Kaipara District Council Reserves $16 Million New Future: Three Waters Better Off Funding


Dargaville is home to one of two potential new KDC library centers as a result of Three Waters Better Off funding. Photo / Susan Botting

By Susan Botting – Local Democracy Reporter for Northland

Two new community library centers are under consideration for Kaipara after the board officially voted this week to sign more than $16 million in government funding for Three Waters Better Off.

The Dargaville and Mangawhai centers will potentially include a library, digital facilities, meeting rooms and a multipurpose space for events, activities and learning.

They will be designed to reflect the communities of Kaipara, incorporating Maori history and concepts.

Kaipara District Councilor (KDC) Karen Joyce-Paki said the new library centers in Kaipara would provide facilities of the type that Kaitāia, Kerikeri and Whangārei already had.

They would provide much needed meeting places where the community could meet informally.

The majority decision to accept KDC’s Better Off funding came after a heated and at times polarized debate at the August board meeting.

The board signed for the Better Off money of $16.14 million, to be paid in two parts.

The first $4.04 million, available now, will be used to study and design the two library centers.

The second, $12.2 million, will be used to build the facilities. The second payment is scheduled for 2024 – after central government elections next year.

Commitment and Transformation KDC chief executive Jason Marris said Better Off funding was not government compensation paid for the council’s Three Waters assets.

This was in recognition of the importance of transferring responsibility for the Three Waters to the water service entity, he said.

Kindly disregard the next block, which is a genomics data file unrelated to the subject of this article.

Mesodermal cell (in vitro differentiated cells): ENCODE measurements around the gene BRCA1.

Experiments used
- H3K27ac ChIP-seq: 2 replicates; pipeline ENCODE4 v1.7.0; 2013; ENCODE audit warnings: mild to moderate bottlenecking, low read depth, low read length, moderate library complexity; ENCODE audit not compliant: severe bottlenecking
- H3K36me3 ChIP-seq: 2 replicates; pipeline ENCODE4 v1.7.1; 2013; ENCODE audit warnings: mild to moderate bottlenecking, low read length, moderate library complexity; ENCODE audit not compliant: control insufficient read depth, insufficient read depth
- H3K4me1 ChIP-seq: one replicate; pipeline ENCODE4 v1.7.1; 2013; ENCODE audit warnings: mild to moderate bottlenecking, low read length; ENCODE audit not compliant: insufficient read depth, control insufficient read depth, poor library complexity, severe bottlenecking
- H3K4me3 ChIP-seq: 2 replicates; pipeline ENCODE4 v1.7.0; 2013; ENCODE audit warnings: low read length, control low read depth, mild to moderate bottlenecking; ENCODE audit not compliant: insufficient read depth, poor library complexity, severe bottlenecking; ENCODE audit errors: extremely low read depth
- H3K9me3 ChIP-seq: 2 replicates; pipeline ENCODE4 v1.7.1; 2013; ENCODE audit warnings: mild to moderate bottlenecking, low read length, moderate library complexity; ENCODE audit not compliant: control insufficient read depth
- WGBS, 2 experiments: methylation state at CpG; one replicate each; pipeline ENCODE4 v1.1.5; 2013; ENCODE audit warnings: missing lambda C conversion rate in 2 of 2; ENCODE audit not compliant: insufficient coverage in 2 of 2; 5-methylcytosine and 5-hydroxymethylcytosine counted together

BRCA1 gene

Morris said the amount available for KDC was calculated based on population, deprivation and land, which is how they formulated how much better funding would be for the council.

The money cannot be used for the Three Waters infrastructure.

Kaipara Mayor Dr. Jason Smith said people should not view KDC’s Better Off funding request as supporting Three Waters.

    Kaipara Mayor Dr. Jason Smith.  Photo/NZME
Kaipara Mayor Dr. Jason Smith. Photo/NZME

Councilor Victoria del la Varis-Woodcock, an opponent of KDC Three Waters, said accepting the money meant the council would not be able to speak out against the restructuring of Three Waters.

Smith said that was not the case.

“The government has confirmed that Better Off’s funding request will not impede our ability to continue to exercise our democratic right to voice our concerns about water reform,” Smith said.

He said funding for Better Off would come from Entity A’s Auckland Council and the WDC. This was Entity A’s first example of cross-subsidization, with money from the larger councils to subsidize the smaller KDCs and FNDCs.

Meanwhile, the board at last Wednesday’s meeting also voted to say yes to more money from the Three Waters government via transition funding of $422,000.

This supports the costs of handing over KDC’s Three Waters sector to the new Northland-Auckland Entity A inter-regional water services configuration.

KDC’s Acting Managing Director of Infrastructure Services Anin Nama said the board’s transition funding meeting decision would ensure that KDC’s three-water assets were on the table at the start of the first new development plan. management of Entity A’s assets for its Northland-Auckland domain.

Entity A will be one of four national water utility entities supporting the water, wastewater and stormwater assets currently owned by the ratepayers of KDC, the District Council of North (FNDC), Whangārei District Council (WDC) and Auckland Council. .

WDC is part of a trio of New Zealand counsel challenging the government in the High Court over ownership and property rights in relation to the transfer of these assets.

Nama confirmed that the transfer of “old” debt from the historic Mangawhai wastewater treatment system to the new Entity A would also be part of the Three Waters transition process.

This would come under closer scrutiny later this year, with what would be a second Three Waters Government Bill coming forward around December. However, a head start would be taken on this work now.

Local Democracy Reporting is public interest journalism funded by NZ On Air


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